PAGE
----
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May one use data derived from unethical research (an extreme example of which would be data from Nazi research that used human test subjects instead of lab rats and caused unimaginable suffering)?


Rabbi Steven Pruzansky

It is tempting to think that using data from the research of diabolical sadists might serve some productive purpose. It can be construed as making the torture and death of the victims slightly less gratuitous, perhaps even adding an element of purpose. We should utterly resist such thinking.

Even assuming that the science derived is legitimate and not distorted by the twisted minds that produced it, use of this data is grossly immoral and would tend to legitimize what is perverse and insufferable conduct. If the question is asked this way – Should Dr. Mengele be construed as a genuine scientist and researcher? – the answer becomes much clearer.

Jewish law deems certain objects assur b’hana’ah. We are proscribed from deriving any benefit or pleasure from them. In terms of foodstuffs, the issur hana’ah supplements the prohibition of consumption. It is not just that a certain food item cannot be eaten or drunk – yayin nesech, for example – it also cannot even be given away to someone as a gift. Any type of benefit is precluded. That is how this data should be treated – total ostracism.

To conclude otherwise is to sanction the worst atrocities under the guise of serving a greater purpose, which invariably cheapens human life and incentivizes mass murderers. Nazis should not be glorified as scientists nor their dastardly deeds rationalized as even a partial good. That is the only way to avoid the subjectification of evil, the necessary prerequisite to identifying and then eradicating it from the face of the earth.

Rabbi Steven Pruzansky, mara d’asra
of Congregation Bnai Yeshurun of Teaneck, NJ

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Rabbi Simon Jacobson

From a halachic perspective, it is prohibited to cause pain to something or someone and derive benefit from it. The same would be true about doing unethical research and deriving benefit from it.

However, after the fact, if the research was already done – and the research wasn’t done on behalf of the person benefiting from it (i.e., he is using unethical research done years ago) – then there is no halachic prohibition to use that research.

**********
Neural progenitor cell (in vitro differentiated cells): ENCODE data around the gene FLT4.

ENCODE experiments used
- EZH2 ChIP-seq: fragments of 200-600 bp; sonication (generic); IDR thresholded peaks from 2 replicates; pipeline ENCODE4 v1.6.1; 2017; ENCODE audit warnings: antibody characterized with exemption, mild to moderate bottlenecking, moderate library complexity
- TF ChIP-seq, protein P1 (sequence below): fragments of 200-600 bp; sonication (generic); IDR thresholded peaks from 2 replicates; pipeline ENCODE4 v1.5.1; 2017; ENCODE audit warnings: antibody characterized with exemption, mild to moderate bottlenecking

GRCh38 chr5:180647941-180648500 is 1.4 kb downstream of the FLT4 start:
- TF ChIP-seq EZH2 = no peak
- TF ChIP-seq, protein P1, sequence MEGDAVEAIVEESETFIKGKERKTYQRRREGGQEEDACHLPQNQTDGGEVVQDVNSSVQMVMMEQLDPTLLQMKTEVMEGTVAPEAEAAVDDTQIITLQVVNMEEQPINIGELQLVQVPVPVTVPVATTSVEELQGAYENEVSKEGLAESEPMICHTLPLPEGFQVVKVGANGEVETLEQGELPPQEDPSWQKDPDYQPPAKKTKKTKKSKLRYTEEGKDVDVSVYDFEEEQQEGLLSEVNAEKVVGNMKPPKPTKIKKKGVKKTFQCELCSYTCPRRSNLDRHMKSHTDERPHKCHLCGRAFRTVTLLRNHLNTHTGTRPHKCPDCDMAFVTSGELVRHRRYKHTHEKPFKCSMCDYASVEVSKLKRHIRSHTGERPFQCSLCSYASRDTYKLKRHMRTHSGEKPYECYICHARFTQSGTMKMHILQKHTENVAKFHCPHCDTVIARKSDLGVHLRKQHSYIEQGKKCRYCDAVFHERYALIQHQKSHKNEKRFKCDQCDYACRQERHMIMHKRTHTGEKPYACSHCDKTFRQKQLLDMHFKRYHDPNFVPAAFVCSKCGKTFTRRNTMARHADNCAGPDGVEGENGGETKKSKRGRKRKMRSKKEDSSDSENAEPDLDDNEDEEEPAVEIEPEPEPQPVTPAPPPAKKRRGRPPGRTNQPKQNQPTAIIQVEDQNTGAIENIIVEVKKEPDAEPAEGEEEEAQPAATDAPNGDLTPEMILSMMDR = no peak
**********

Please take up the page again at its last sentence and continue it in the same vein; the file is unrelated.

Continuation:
Yet, taking into account the spirit of the law and lifnim m’shuras ha’din, it would be prudent not to use (or profit from) such tainted data even after the fact, except in a case of pikuach nefesh.

— Rabbi Simon Jacobson,
renowned Lubavitch author and lecturer

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Rabbi Shmuel Eliyahu

In the world, there exists the Tree of Life and the Tree of Knowledge. Adam HaRishon was commanded not to eat from the Tree of Knowledge. After he did partake of its fruit, he could no longer eat from the Tree of Life.

What’s the meaning of this?

It’s a sin to transform life into mere facts of knowledge – to make knowledge the most important thing in life, and not life itself. People who engage in immoral research allow themselves to desecrate and terminate life in order to gain a few more pieces of knowledge. This was precisely the sin of Adam HaRishon.

When one places the Tree of Knowledge before the Tree of Life, one forfeits life. Therefore, we prefer to live in a true, clean and proper fashion rather than live a life of pollution and learn about truths of life. Research conducted in an inhuman manner is like eating from the Tree of Knowledge and abandoning the Tree of Life. It is not the Torah way.

— Rabbi Shmuel Eliyahu, chief rabbi of Tzefas

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Rabbi Dr. Gidon Rothstein

We want the answer to be no, but why should it be? Isn’t truth truth – no matter how it’s found? How does sticking our heads in the sand help?

The Internet brought me to an article by R. Dr. Asher Meir; he was asked about banks accepting deposits from criminals, and his answer is useful in this context as well.

He notes that halacha prohibits us from helping a sinner sin (mesaye’a). Indeed, the Rambam writes that even “after the fact” help is forbidden under this prohibition (Mishneh Torah, Laws of Theft 5:1).

The existence of a market for stolen goods implicitly fosters theft. If thieves knew they wouldn’t be able to find buyers for their items, they wouldn’t steal (or they would steal less often). The Rambam links mesaye’a to lifnei iver, the prohibition against causing others to stumble by, among other things, sinning.

Making use of ill-gotten intellectual property – Nazi research, for example – seems to be a form of lifnei iver. If people who did such research knew in advance that they would garner only scorn, and no recognition, for it, they would think twice. We thus must make sure there is no market for sin – because the absence of such a market in itself makes sin less likely.

We must make clear that we do not condone or benefit from evil. We trust Hashem to show us the truths we need; He will let us find them in legitimate ways. To act otherwise would not only encourage sin but would unacceptably desensitize us to evil.

— Rabbi Dr. Gidon Rothstein, author,
regular contributor to


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